This enigmatic city of skyscrapers, ancient traditions and heavenly food will fascinate, whether it's your first visit or your 50th.
Asia's top culinary capital, the city that lives to eat is home to many a demon in the kitchen, whether the deliciousness in the pot is Cantonese, Shanghainese, Vietnamese, Japanese or European. Whatever your gastronomic desires, they're likely be sated in Hong Kong – over a bowl of wonton noodles, freshly steamed dim sum, a pair of the sweetest prawns, your first-ever stinky tofu, or the culinary creations of the latest celebrity chef.
Neighbourhoods & Islands
The tantalising neighbourhoods and curious islands that make up Hong Kong are a sensory delight awaiting exploration. You may find yourself swaying along on a double-decker tramcar, cheering with the hordes at the city-centre horse races, or simply gazing out at the magnificent harbour. Over 70% of Hong Kong is mountains and sprawling country parks, some also home to geological gems. Escape the city limits on one of the world’s best transport systems and spend your day wandering in a Song-dynasty village, hiking surf-beaten beaches or scouring for sea shards on a deserted island.
From ready-to-wear Chinese jackets to bespoke kitchen knives, the sheer range and variety of products on Hong Kong’s shelves is mind-bending. Every whim, need and pocket is catered for in true enterprising spirit by an equally dazzling number of venues – swanky malls where the moneyed shop, chic side-street boutiques, antique stores, gadget bazaars, and a colourful mix of markets where you can haggle to your heart’s content. The city has no sales tax so prices are generally attractive to visitors.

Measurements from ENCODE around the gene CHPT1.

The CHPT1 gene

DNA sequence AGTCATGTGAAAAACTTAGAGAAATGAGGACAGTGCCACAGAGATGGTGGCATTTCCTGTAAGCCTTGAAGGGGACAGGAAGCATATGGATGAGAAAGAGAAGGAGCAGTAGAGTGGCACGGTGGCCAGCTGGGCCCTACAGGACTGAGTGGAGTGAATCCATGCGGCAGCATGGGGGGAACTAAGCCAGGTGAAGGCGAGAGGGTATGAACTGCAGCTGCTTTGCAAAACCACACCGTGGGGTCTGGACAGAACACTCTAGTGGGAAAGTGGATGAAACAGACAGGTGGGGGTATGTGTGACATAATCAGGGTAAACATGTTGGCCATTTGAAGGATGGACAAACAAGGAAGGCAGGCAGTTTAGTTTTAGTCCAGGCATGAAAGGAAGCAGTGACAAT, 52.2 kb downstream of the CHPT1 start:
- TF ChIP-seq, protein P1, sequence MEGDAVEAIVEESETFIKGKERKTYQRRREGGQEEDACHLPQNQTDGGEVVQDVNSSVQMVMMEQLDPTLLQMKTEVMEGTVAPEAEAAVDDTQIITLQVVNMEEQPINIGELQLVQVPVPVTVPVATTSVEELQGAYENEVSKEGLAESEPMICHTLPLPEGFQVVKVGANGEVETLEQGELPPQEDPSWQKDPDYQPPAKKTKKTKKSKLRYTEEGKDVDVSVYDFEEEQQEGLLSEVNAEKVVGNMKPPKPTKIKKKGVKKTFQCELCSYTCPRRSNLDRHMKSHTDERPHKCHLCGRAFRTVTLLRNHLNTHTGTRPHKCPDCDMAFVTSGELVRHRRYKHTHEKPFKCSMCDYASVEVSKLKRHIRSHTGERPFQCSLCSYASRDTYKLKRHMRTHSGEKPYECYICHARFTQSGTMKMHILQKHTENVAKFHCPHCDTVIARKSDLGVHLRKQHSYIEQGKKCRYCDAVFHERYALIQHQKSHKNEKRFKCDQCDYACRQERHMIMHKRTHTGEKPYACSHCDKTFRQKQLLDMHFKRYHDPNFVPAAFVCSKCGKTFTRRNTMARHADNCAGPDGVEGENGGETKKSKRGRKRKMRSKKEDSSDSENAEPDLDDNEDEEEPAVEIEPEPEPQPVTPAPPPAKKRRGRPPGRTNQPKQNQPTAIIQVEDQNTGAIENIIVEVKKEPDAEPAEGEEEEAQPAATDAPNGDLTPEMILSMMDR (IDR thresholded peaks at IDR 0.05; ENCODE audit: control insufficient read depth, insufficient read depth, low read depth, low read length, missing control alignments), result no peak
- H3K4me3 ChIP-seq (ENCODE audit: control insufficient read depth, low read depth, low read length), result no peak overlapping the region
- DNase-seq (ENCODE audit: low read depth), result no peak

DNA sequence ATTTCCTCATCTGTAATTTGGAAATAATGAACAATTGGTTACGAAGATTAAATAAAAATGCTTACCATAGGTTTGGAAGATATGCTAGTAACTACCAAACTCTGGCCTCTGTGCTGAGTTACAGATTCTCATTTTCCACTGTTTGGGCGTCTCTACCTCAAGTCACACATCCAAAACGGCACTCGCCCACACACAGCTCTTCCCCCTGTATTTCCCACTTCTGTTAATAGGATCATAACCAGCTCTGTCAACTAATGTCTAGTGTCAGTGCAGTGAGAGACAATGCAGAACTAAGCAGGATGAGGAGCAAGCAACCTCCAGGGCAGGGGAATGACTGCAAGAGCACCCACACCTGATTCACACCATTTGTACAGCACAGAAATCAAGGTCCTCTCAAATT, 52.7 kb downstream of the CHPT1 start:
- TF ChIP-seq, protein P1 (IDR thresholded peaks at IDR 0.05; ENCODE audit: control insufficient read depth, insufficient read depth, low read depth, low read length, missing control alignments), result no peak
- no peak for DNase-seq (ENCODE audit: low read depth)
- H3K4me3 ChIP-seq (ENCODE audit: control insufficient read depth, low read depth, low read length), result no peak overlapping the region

Beyond the glass and steel of Hong Kong’s commercial persona, the city also boasts a vibrant cultural scene that features the eclectic influences of its Chinese roots, colonial connections and a wondrous pool of homegrown talent. Here, you’re just as likely to find yourself applauding at Asia’s top film festival as joining in dawn taichi or reading the couplets of a local poet to the drumbeat of a dragon boat. Culture could also mean indie music under the stars, a classy art walk, your first Cantonese opera – not to mention the exhibitions and events staged year-round at the many museums and concert halls.
Why I Love Hong Kong
By Piera Chen, Writer
I love Hong Kong because it has a complexity that eludes definition, sometimes even by its own people. I can be soul-searching near the Chinese border, lunching with Sikhs at a Sikh temple, splurging on a set of kitchen knives, arguing with bohos about the merits of a dress – all within five hours – followed by a night of Cantonese opera, tango or karaoke, anywhere I choose. Hong Kong is so intense and so full of possibilities that I’m glad there’s the Rule of Law (and an awesome transport system) to stop it from whirling into chaos. For me, that's pretty darn perfect.